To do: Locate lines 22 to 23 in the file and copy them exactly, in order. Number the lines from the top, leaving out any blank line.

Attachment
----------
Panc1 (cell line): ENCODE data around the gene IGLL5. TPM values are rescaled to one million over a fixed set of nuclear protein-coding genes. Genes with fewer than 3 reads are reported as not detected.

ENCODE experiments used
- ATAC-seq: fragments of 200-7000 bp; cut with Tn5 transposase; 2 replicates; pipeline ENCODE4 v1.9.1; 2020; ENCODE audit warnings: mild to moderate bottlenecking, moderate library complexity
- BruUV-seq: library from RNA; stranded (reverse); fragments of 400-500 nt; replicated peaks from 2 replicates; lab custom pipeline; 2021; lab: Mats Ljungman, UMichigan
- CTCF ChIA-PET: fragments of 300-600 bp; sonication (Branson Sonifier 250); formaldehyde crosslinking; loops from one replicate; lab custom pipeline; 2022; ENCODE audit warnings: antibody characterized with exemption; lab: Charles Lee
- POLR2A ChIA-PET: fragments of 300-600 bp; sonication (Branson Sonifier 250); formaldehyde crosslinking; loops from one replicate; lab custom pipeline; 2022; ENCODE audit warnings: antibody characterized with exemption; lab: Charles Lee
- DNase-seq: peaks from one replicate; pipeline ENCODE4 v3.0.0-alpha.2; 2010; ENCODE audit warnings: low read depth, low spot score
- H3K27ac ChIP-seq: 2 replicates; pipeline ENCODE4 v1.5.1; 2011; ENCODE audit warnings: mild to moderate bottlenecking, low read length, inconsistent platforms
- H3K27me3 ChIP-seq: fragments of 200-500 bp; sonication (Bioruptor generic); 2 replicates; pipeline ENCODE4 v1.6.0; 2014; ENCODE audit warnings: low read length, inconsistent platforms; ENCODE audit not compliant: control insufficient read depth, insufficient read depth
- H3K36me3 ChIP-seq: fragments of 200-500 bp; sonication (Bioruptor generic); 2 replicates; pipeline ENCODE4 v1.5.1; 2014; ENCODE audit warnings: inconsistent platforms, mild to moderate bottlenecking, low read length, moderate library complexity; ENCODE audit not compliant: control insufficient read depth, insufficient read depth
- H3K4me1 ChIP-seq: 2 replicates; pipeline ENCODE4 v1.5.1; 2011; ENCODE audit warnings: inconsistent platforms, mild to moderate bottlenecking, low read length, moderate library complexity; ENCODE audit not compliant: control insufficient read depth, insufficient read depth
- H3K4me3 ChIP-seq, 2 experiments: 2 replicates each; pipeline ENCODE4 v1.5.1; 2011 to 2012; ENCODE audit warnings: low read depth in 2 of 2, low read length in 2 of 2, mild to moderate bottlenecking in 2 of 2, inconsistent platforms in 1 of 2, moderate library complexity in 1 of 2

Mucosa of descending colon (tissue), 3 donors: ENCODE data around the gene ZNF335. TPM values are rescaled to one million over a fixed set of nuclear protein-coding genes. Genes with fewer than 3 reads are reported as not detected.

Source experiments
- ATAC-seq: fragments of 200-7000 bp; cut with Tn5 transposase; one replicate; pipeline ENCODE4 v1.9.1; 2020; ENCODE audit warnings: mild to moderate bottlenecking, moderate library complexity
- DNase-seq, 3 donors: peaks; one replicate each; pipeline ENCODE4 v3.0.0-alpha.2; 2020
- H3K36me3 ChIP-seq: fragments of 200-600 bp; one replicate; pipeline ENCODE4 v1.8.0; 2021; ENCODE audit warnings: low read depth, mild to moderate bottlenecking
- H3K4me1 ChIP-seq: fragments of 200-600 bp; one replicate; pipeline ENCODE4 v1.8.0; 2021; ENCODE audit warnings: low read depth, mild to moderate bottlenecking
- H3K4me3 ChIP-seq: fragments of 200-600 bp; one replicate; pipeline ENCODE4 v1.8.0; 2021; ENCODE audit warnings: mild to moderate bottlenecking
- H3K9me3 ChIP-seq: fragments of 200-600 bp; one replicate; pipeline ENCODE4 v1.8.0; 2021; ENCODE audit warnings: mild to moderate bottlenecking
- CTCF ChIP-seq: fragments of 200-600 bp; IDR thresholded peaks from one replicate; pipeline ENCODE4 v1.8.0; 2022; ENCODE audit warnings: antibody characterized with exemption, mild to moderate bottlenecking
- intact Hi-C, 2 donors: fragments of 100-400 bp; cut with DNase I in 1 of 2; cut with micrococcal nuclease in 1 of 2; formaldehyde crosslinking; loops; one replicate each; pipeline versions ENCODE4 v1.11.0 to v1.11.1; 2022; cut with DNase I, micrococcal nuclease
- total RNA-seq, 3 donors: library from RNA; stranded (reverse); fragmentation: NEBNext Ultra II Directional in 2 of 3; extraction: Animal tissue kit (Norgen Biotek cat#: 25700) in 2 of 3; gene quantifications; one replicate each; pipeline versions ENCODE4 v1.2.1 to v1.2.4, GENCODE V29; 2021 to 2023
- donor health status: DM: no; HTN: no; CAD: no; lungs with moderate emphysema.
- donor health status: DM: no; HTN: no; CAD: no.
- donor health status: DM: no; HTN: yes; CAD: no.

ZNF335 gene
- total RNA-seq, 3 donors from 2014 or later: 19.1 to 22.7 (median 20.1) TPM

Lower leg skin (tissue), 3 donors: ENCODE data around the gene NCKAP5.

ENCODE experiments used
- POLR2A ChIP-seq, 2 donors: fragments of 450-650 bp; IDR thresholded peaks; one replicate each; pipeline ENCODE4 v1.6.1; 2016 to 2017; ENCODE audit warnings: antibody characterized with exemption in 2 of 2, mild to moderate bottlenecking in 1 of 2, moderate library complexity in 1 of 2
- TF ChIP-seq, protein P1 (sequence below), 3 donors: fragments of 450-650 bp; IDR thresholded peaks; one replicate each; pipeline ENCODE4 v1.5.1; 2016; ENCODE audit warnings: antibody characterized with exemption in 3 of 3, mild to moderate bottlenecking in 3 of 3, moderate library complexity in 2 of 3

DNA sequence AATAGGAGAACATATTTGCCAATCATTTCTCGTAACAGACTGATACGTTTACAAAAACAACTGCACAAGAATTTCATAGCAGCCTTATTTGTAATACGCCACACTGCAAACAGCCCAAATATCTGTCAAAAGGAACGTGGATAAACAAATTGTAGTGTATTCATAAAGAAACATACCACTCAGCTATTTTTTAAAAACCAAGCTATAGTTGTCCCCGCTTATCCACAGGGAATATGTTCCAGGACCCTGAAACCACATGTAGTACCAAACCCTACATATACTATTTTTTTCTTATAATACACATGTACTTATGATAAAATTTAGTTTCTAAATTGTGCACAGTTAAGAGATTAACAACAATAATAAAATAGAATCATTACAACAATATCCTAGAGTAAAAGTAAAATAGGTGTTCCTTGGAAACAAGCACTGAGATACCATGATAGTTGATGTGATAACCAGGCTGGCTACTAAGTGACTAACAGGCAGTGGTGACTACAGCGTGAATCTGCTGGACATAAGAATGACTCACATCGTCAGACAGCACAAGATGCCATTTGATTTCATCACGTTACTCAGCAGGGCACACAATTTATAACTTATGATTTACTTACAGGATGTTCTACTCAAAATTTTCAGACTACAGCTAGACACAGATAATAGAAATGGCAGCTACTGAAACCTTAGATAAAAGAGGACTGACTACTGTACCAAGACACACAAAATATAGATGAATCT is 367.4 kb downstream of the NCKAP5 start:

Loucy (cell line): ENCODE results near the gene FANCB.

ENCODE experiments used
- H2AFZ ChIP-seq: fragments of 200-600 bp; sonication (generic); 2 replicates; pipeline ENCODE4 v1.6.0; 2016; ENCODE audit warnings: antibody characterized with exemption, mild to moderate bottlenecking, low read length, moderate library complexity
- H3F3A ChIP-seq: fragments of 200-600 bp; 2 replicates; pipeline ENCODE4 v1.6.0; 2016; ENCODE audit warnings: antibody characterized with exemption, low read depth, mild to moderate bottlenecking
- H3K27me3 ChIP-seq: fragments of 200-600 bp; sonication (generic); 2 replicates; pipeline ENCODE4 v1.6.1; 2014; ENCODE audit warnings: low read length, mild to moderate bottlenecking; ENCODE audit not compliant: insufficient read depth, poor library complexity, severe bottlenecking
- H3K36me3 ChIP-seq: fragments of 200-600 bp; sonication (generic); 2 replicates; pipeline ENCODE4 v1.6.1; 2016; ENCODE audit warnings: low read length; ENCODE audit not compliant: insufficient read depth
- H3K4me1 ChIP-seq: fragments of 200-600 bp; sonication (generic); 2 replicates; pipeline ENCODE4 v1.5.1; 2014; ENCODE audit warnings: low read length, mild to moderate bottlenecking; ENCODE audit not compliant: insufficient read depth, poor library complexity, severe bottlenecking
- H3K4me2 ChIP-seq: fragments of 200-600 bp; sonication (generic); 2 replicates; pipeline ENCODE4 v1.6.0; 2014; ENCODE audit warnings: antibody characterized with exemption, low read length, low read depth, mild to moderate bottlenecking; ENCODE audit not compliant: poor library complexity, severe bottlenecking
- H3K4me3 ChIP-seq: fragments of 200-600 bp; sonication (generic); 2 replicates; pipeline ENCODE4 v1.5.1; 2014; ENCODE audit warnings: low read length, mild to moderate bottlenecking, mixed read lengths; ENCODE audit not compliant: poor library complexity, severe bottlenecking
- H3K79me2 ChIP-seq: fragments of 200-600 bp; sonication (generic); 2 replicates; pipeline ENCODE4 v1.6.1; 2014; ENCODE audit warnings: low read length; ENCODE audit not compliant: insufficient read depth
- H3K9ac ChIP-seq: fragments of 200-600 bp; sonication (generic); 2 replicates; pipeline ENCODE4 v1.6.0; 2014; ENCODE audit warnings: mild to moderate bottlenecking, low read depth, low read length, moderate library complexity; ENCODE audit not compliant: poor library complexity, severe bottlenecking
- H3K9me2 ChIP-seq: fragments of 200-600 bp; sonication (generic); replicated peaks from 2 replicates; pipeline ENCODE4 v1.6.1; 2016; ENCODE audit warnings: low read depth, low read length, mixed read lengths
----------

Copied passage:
- intact Hi-C, 2 donors: fragments of 100-400 bp; cut with DNase I in 1 of 2; cut with micrococcal nuclease in 1 of 2; formaldehyde crosslinking; loops; one replicate each; pipeline versions ENCODE4 v1.11.0 to v1.11.1; 2022; cut with DNase I, micrococcal nuclease
- total RNA-seq, 3 donors: library from RNA; stranded (reverse); fragmentation: NEBNext Ultra II Directional in 2 of 3; extraction: Animal tissue kit (Norgen Biotek cat#: 25700) in 2 of 3; gene quantifications; one replicate each; pipeline versions ENCODE4 v1.2.1 to v1.2.4, GENCODE V29; 2021 to 2023